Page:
I usually have a container of cooked rice in the fridge. I always make sure to cook enough to have extra on hand. Last week I had both brown and white rice in the fridge, and I was at a loss for what to do with the brown rice. I knew the white rice would be kimchi fried rice. But the brown rice? I eat so much brown rice that I think I had fallen into a rut with it. I hit the cookbooks for ideas. A brown rice casserole is always nice, a pie crust using brown rice is also clever. How about a cooked grain cake? Then I stumbled upon a cooked grain pancake from Mark Bittman’s How to Cook Everything. It was a revelation, a moment where you are like: of course! The perfect Meatless Monday dish. Easy to quickly put together, if you have your rice cooked already. I served it with a salad and a little spicy tomato jam. I think this would be great at any time though—a savory breakfast item par exellence.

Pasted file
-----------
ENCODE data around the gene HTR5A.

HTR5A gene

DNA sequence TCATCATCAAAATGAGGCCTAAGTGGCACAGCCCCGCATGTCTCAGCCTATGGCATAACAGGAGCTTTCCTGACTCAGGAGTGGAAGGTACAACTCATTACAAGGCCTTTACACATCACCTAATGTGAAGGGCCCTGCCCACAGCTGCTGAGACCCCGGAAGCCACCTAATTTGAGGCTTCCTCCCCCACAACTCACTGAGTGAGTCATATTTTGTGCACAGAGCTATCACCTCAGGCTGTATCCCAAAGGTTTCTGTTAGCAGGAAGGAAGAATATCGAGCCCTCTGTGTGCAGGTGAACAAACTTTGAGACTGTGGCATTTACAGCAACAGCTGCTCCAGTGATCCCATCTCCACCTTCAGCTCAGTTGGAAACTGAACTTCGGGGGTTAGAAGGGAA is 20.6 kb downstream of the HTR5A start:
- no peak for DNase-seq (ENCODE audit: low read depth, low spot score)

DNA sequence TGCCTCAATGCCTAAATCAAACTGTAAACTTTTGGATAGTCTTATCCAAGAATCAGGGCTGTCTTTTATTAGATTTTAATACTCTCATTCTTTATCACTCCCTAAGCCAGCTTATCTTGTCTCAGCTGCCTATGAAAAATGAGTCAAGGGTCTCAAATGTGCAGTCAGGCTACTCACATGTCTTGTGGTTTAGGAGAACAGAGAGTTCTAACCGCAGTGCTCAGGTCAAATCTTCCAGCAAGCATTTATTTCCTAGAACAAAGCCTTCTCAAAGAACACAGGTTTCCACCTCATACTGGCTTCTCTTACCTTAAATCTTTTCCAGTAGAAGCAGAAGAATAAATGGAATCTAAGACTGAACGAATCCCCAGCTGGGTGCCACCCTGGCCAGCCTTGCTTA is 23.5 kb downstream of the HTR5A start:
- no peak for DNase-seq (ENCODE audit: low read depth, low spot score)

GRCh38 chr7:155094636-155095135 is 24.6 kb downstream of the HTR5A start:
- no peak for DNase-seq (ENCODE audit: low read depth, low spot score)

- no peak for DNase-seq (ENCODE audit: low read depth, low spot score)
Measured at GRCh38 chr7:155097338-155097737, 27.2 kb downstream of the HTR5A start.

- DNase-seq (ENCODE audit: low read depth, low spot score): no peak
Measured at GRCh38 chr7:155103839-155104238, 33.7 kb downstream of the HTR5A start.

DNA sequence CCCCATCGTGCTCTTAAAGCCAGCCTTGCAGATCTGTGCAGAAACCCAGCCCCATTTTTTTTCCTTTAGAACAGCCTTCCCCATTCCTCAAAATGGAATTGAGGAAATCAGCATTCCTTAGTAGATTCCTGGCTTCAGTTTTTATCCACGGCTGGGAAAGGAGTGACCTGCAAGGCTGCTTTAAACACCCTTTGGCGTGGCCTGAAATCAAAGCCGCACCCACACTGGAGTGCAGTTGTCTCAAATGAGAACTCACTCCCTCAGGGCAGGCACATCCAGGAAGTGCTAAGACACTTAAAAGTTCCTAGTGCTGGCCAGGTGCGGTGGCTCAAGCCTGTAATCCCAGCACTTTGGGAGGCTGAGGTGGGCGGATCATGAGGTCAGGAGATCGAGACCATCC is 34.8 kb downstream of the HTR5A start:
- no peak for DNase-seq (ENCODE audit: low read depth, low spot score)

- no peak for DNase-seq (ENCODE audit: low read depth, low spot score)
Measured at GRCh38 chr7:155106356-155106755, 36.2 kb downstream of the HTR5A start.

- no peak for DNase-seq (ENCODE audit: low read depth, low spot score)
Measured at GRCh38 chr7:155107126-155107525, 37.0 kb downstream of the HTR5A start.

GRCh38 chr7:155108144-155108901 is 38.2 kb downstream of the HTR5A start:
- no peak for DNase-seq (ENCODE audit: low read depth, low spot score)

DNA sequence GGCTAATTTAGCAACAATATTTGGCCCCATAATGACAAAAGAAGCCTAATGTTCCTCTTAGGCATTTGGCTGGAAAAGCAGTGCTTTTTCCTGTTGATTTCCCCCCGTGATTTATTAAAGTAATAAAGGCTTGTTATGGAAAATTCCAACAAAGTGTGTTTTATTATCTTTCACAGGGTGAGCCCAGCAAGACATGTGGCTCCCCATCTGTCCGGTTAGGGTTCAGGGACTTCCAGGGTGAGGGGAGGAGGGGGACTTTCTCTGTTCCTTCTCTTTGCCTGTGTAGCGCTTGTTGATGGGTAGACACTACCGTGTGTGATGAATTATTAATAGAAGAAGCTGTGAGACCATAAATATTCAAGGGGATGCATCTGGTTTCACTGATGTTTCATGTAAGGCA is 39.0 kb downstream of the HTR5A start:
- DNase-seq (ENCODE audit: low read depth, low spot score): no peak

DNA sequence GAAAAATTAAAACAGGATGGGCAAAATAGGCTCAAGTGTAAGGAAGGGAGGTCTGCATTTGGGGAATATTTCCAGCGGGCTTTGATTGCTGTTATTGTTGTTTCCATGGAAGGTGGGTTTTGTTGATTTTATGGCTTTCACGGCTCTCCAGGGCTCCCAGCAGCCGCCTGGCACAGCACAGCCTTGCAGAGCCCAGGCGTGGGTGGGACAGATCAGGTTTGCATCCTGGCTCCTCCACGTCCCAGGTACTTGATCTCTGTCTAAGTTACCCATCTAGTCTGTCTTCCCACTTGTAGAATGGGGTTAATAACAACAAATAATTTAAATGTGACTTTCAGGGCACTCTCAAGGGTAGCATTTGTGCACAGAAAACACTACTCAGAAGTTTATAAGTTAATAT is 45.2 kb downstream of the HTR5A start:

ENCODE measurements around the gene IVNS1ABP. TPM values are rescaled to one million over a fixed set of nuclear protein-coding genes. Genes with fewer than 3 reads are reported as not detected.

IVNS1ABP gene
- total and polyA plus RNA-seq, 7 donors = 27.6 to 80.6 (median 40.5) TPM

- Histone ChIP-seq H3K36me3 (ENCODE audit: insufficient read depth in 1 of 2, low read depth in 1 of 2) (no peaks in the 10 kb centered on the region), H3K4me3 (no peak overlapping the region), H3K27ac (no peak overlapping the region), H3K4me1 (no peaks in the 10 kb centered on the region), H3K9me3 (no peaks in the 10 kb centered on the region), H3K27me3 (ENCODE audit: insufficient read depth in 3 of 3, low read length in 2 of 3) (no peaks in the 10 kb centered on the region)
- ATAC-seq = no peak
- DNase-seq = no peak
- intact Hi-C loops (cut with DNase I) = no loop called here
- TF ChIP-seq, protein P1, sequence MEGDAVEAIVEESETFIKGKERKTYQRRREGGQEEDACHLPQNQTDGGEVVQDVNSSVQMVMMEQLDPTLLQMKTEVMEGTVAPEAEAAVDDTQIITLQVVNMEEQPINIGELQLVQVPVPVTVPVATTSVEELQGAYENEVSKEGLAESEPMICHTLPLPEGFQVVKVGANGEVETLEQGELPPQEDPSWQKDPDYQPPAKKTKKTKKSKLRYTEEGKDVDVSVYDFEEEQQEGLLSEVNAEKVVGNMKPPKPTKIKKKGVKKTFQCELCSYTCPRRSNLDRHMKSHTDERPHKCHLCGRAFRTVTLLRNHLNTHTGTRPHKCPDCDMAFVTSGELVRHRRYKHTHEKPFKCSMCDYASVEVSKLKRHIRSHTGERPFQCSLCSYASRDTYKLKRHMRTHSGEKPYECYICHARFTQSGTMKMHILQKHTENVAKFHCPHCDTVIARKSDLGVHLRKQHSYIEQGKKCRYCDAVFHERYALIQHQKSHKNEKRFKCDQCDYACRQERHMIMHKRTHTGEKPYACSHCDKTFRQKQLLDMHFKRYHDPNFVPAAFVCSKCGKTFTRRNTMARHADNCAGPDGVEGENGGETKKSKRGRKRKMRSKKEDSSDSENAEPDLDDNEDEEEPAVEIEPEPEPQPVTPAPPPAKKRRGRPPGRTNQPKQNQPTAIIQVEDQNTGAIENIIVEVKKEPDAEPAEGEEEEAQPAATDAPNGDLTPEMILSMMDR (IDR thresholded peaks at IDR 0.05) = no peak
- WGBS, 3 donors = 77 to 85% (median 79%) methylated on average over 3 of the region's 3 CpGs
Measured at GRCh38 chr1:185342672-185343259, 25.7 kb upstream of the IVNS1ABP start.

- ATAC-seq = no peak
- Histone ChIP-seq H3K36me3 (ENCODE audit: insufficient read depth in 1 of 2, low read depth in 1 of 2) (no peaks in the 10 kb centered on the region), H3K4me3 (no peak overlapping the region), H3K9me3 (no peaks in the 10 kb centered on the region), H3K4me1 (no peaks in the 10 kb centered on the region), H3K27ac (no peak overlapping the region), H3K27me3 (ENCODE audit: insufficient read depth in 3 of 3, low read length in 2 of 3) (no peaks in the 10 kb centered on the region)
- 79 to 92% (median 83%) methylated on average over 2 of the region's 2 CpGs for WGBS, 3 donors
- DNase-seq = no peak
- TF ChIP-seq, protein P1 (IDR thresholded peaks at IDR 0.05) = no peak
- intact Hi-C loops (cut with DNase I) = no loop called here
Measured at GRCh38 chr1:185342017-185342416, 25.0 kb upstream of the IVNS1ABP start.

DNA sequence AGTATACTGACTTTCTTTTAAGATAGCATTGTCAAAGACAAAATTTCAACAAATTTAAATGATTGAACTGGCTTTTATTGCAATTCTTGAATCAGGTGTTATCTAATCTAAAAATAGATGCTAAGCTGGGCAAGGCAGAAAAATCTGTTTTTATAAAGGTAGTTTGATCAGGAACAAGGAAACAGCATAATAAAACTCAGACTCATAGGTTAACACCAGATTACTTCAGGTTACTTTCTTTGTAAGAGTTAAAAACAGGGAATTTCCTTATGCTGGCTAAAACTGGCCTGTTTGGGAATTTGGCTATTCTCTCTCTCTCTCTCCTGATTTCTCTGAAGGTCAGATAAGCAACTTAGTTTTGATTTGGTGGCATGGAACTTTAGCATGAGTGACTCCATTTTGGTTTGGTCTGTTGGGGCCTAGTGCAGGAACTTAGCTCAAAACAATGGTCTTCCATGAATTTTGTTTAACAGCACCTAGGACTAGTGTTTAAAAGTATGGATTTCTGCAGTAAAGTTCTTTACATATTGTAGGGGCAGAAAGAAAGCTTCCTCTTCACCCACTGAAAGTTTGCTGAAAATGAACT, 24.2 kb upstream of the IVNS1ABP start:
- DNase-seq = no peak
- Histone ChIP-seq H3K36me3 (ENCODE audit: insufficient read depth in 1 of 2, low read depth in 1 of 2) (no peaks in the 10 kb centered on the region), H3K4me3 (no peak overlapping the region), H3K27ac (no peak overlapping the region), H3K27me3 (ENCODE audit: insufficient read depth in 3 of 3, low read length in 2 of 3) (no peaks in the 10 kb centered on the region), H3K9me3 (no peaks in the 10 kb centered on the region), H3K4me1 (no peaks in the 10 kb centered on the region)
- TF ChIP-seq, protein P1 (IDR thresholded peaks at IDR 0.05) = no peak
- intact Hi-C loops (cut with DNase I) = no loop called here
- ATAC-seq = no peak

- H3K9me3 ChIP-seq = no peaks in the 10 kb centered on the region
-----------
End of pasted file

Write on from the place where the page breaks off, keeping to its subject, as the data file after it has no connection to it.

Brown Rice Pancakes
1.5 cups of cooked rice (white or brown)
½ cup milk
½ cup parmesan cheese
½ cup all purpose flour
½ teaspoon baking powder
I put the ingredients in this order because I like seeing all the ½ cups—it makes it easy to remember so you don’t have to look at a recipe. It’s a common sense recipe—whisk up the eggs and milk, add the rice and cheese, then stir in the flour and baking powder. Use a good amount of shimmering hot oil to cook them up in. Use about a ½ cup of mixture for each cake. You will see in the edges puff up and lose moisture, you can peek at the underside to see how brown it is. I find these easier to cook than regular pancakes.
Other food notes for this week:
My favorite episode of Chef’s Table (on Netflix) so far has been the one on Jeong Kwan. Her devotion struck me deeply. The idea of temple food also hit a chord. Food made daily with utmost respect for its nourishment and love. I think this is why people are so in love with “grandma” cooking. Because it’s cooking that is devotional, meditative, done every day with love. It has years of practice behind it, and that practice imbues the food with a certain kind of goodness that can’t be replicated any other way. Practice is like prayer. It’s what I aspire to in my cooking. I think I’ll watch it again.